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Avian Influenza

Personal Protective Equipment (PPE) Guidelines


Avian Influenza Outbreak

June 2015

The USDA Animal and Plant Health Inspection Service (APHIS) reported that between December 2014 and June 2015 the avian influenza (HPAI)
H5 outbreak affected over 47 million birds in the US. The virus is spread through contact with fecal droppings, saliva and nasal discharges of infected
birds. More information on avian influenza can be found on the USDA website. The Centers for Disease Control and Prevention (CDC) has stated
that Although these viruses are not known to have caused disease in humans, their appearance might increase the likelihood of human infection in
the United States." Anyone exposed to infected poultry should wear personal protective equipment (PPE). Anyone anticipating contact with
infected birds or affected operations should consult the USDA and CDC websites. Sick birds or unusual bird deaths should be
reported to State/Federal officials either through the state veterinarian or through USDAs toll-free number at 1-866-536-7593.

Information provided is intended as general guidelines for exposures.


Respiratory Exposures
Working in affected poultry facilities involves exposures to dust, toxic gases and disinfecting chemicals, in
addition to avian influenza virus. It is important to select respiratory protection for all of these exposures.

Avian influenza and particulates (dusts) Appropriate protection for avian influenza and dusts is a NIOSH-approved
particulate filtering respirator. Wear a particulate filtering respirator with an N95 or P100 filter or filter cartridge when
working in poultry barns and when working with infected poultry and virus-contaminated materials or environments.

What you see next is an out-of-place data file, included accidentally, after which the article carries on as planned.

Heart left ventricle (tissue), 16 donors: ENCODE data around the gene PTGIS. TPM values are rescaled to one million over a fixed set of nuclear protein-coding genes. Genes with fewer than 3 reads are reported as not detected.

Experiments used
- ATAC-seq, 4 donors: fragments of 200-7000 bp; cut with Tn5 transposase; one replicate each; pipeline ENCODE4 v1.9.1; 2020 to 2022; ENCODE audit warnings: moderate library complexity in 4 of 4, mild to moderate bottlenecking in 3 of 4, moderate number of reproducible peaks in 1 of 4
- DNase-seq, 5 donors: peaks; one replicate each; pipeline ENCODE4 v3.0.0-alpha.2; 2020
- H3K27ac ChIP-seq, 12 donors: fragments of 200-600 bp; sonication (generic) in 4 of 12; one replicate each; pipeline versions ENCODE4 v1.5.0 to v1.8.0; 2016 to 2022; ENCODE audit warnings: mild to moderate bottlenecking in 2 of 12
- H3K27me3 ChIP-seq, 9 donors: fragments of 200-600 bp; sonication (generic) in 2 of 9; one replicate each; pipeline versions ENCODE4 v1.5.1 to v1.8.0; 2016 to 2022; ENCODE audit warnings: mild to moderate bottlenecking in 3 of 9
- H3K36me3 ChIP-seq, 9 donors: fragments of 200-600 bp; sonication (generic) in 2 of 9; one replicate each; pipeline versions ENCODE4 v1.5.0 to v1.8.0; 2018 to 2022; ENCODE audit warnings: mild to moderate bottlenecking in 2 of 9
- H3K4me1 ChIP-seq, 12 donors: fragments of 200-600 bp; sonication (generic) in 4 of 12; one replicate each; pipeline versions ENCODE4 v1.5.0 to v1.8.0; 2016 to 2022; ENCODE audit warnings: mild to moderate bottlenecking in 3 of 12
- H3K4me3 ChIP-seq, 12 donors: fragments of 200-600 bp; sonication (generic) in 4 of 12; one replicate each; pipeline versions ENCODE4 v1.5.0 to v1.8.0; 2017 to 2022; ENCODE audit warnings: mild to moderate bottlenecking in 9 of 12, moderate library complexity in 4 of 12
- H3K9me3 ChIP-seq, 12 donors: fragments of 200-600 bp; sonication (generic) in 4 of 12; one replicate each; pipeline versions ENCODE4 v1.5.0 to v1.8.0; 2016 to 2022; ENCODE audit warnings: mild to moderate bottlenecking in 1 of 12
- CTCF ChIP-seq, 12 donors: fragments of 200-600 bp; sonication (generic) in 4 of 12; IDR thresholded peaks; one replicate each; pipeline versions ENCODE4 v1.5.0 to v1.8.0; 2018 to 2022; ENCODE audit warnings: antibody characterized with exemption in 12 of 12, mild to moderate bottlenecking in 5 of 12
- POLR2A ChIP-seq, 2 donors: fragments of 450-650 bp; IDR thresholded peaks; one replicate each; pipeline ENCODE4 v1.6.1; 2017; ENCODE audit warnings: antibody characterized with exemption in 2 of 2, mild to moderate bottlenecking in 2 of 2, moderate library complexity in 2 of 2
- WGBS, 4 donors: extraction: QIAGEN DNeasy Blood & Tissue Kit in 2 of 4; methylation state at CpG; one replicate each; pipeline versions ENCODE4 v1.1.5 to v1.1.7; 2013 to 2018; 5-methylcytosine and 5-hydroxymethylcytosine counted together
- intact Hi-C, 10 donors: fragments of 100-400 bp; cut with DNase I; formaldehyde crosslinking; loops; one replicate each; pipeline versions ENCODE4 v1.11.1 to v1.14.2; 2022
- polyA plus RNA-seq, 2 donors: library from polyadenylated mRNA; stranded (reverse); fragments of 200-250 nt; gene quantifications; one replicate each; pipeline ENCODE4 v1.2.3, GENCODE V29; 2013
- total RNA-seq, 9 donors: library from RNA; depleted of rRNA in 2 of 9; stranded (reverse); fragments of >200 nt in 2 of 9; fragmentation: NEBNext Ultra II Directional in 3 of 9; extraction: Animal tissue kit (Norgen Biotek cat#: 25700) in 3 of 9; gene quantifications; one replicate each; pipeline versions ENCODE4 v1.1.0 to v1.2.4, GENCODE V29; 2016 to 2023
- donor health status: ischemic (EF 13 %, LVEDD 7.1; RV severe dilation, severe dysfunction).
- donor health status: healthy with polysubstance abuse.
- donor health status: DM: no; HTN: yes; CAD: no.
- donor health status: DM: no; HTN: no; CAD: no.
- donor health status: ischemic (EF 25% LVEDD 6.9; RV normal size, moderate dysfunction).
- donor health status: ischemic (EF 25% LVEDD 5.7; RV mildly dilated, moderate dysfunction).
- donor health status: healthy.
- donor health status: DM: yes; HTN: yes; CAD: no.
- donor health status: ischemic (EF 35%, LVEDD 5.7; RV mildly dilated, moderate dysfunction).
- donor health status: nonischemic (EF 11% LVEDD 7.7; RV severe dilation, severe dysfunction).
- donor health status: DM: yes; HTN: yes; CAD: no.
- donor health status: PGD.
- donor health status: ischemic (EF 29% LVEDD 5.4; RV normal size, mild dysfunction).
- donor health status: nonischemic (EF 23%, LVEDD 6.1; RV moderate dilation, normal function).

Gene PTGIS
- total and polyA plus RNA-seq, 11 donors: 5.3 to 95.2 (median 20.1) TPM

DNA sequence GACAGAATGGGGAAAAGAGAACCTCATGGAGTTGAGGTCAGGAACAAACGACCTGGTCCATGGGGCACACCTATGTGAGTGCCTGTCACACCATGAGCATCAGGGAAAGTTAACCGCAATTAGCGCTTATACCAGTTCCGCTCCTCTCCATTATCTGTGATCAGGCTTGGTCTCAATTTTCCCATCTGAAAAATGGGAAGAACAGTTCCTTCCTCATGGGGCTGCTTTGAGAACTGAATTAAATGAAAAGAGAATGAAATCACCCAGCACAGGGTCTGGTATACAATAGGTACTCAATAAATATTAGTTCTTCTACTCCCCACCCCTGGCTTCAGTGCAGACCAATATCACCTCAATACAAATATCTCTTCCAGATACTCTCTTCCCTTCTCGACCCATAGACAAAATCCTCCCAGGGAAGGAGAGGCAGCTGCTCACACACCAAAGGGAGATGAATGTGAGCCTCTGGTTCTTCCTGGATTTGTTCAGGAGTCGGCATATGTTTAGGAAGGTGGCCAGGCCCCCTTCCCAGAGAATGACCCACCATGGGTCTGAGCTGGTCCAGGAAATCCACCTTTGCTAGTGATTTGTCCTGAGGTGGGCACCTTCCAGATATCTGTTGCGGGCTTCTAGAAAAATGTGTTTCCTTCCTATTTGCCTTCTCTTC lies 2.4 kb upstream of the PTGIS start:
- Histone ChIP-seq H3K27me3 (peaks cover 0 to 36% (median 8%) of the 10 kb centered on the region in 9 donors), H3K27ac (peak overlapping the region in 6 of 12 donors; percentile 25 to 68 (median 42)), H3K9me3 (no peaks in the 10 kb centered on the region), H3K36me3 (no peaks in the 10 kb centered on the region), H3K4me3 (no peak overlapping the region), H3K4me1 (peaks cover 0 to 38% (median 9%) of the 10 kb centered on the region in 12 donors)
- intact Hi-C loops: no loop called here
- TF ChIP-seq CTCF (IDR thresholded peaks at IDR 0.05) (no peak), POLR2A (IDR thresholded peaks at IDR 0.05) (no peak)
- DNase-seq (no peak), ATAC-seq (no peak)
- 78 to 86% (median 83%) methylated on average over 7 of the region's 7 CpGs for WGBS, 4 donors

Disposable 2-strap filtering face piece respirator masks (figure 1), half masks (figure 2) or full facepiece respirators with
P100 filters.

Hazardous gases and vapors are commonly found in poultry buildings. Ammonia levels may be high during manure and
litter removal, building clean-out, and composting of carcasses and litter. Respiratory protection should include ammonia or
multi gas cartridges approved for ammonia (shown in figures 3 and 4).
Cleaning and disinfecting compounds contain ingredients that can be harmful to breathe. These may include aldehydes,
ammonia compounds, acids, alcohols and other ingredients. Read and follow product label guidelines regarding selection of
the appropriate gas cartridges. Particulate filters should be used with these cartridges (shown in figures 3 and 4).
CAUTION: Effective ventilation and use of respirators with multi gas cartridges and P100 filters are
recommended when any of these gases and dusts may be present. A particulate filtering respirator with only
an N95 or P100 filter or cartridge is effective for dust and viruses, but it does not protect against hazardous
gases.

WARNING: Use cleaning and disinfecting products only as directed. Some cleaning or disinfecting
compounds may react with ammonia in litter to produce hazardous gases. Mixing cleaning or disinfecting
products together can produce toxic gases. Consult the product label or manufacturer for additional
information.

Important Respirator Use Information

Consult a health care provider before wearing a respirator if you have a history of heart or lung disease.
Respirators reduce exposure to airborne contaminants, but do not completely eliminate the risk of exposure, infection, illness, or death.
Use respirators in accordance with manufacturer instructions.
Information on respirator programs is available at Small Entity Compliance Guide for the Respiratory Protection Standard.
Improperly fitted respirators do not provide the intended protection. Respirators should be fit tested when possible. A user seal check
(fit check) should be performed each time a respirator is worn. Link to fit testing video.